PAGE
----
Japan accuses China of slowing down the global economy. However, under the circumstances, the other G20 members are satisfied with China, says DW's Frank Sieren.
Despite the roller-coaster ride that China's stock market has been on during the past few weeks and the cooling down of the Chinese economy since the beginning of the year, the finance ministers and central bankers of the G20's member states remain confident that a global crisis will not be triggered.
At the G20 summit last weekend, Turkey's Deputy Prime Minister Cevdet Yilmaz pointed out that the world community believed China's economy would continue to grow: "There is a general opinion that growth will continue with a rate of around 7 percent," he said. "This is something that will appease concerns to a certain extent."
The unusual openness of the governor of China's central bank Zhou Xiaochuan and his delegation also provided a good basis for discussion at the two-day summit and earned China respect and trust, instead of criticism. Canadian Finance Minister Joe Oliver praised China for its "constructive role". He thought that it was normal that a downturn in the world's second economy should have an impact on the growth of the global economy, but wanted to confront problems instead of seeking a scapegoat.
Criticism from Japan
Actually, only Japanese Finance Minister Taro Aso was of a different opinion. He was certain that Beijing was putting the stability of the world economy at risk with its policies. However, his stance did not win any sympathy with the other G20 members. In the German delegation, there was talk of his presentation having caused "considerable irritation". The EU delegation spoke of an "embarrassing" presentation and said that his arguments had been reminiscent of the "distant days of the war." Aso's accusations that China had not taken enough precautions and that the explanations of the Chinese representatives were "not constructive" ended up backfiring on Japan.
German Finance Minister Wolfgang Schäuble was not able to find fault with the Chinese currency watchdogs. On the contrary, he thought that China's currency, the yuan, had good chances of soon obtaining reserve-currency status. The island nation of Japan is not only in a recession, but also has no proposals for solving its ongoing economic depression. Aso can thus be likened to someone living in a glass house who is himself throwing stones. Chinese central banker Zhou did not try to maintain that China had done everything correctly. There was a sense that others should mind their own business.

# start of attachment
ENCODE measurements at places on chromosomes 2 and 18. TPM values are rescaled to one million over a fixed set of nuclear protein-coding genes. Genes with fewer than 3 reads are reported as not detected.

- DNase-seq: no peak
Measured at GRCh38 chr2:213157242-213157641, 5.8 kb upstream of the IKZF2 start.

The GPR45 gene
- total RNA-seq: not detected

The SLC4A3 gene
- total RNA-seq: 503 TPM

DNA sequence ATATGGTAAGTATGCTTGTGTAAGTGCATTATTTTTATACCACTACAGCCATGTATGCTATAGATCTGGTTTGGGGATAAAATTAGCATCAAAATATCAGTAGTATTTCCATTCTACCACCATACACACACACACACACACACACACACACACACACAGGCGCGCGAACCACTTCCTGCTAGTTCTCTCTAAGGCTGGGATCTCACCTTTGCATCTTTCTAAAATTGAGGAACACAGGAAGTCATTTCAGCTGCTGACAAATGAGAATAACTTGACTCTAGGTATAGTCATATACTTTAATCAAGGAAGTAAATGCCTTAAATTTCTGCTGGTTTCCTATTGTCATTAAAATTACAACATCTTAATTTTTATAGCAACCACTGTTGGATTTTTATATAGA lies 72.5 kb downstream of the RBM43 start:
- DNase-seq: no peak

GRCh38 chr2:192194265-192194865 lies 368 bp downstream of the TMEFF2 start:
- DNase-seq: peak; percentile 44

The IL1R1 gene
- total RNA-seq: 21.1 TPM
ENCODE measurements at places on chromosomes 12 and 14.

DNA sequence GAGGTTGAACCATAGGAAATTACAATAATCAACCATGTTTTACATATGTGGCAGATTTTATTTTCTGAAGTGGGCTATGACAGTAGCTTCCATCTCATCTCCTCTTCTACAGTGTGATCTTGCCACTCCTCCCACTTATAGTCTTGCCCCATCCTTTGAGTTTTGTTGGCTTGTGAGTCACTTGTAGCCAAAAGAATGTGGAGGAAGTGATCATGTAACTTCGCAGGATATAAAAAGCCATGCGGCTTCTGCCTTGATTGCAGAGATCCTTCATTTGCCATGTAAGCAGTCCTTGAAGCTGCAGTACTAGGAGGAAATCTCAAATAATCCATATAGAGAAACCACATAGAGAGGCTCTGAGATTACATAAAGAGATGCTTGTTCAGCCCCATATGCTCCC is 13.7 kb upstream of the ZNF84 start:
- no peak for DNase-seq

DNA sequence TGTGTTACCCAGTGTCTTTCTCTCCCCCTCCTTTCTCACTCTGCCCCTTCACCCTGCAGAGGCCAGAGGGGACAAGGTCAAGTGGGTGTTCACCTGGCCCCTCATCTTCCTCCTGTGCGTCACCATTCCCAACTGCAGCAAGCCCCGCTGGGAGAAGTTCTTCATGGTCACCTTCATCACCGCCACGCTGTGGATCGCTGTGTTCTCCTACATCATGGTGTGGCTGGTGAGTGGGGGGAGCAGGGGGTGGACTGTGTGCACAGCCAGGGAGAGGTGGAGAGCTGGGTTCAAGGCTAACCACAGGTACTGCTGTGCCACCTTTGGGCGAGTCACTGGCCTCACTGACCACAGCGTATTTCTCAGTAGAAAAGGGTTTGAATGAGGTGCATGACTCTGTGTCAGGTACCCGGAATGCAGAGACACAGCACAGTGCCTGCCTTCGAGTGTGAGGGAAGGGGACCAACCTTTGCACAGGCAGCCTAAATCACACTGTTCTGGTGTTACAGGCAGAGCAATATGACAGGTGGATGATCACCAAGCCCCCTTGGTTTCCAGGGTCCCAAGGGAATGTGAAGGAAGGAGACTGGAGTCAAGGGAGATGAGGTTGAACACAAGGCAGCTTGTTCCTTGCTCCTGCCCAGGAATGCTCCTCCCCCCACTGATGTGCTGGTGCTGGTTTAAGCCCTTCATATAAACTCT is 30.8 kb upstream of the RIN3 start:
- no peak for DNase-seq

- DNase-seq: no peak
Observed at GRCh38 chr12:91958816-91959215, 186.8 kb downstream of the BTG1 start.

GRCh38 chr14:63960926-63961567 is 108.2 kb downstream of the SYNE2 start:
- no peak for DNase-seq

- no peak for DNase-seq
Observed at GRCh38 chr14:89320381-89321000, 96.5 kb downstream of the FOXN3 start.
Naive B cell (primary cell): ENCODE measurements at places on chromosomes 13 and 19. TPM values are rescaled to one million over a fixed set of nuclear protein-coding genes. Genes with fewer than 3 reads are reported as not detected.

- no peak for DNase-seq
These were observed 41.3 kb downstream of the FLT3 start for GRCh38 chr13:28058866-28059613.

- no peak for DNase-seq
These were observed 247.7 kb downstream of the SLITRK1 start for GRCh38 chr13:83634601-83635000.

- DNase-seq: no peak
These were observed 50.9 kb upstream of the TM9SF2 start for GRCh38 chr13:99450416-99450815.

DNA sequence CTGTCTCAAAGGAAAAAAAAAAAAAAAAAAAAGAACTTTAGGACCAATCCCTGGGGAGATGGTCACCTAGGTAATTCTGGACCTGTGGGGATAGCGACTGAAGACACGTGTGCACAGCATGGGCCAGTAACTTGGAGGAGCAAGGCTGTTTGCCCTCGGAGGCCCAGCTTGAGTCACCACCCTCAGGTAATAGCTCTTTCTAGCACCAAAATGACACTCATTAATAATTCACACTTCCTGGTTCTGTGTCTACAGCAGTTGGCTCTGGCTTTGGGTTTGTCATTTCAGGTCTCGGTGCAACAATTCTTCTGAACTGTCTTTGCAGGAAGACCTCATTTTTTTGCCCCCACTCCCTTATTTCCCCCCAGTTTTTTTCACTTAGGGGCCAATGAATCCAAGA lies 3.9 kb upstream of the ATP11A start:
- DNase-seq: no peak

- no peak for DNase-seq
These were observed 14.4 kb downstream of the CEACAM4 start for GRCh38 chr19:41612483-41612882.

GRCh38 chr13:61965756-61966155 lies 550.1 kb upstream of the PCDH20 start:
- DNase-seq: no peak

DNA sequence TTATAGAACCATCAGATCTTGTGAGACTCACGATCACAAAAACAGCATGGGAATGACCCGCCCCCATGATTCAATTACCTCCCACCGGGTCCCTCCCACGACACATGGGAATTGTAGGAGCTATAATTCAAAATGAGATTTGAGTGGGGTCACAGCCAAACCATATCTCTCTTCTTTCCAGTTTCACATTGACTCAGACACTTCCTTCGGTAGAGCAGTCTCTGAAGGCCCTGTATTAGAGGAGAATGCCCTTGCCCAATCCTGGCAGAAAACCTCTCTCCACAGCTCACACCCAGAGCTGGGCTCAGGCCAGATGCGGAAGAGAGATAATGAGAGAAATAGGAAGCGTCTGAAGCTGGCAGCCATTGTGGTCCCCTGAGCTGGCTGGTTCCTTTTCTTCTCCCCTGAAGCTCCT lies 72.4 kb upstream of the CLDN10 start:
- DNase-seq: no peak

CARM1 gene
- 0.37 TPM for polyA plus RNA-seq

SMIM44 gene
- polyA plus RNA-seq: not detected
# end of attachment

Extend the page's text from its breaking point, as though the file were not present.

Diplomatic final statement
Zhou spoke of mistakes and bad investments, as well as suggestions for improving the situation in future. He was so clever that in its final declaration the G20 did not directly mention China in connection with the current uncertainty on the financial markets. "We welcome the strengthening economic activity in some economies, but global growth falls short of our expectations," the finance ministers and central banks wrote diplomatically.
The ball is now in the court of the US, which emerging economies have called on to put an end to the ongoing speculation about raising interest rates so as to curb uncertainty on the global financial markets.
This is also an approach: A forward attack like the Chinese just demonstrated in Ankara got them out of the firing line because people looked to the future rather than the past. However, it did not quite work. There was another place in the statement where China was not explicitly mentioned but was definitely meant: "We will refrain from competitive devaluations, and resist all forms of protectionism." If it comes to the crunch though, Beijing will ignore this advice.
Our correspondent Frank Sieren is one of Germany's leading China experts. He has lived in Beijing for 20 years.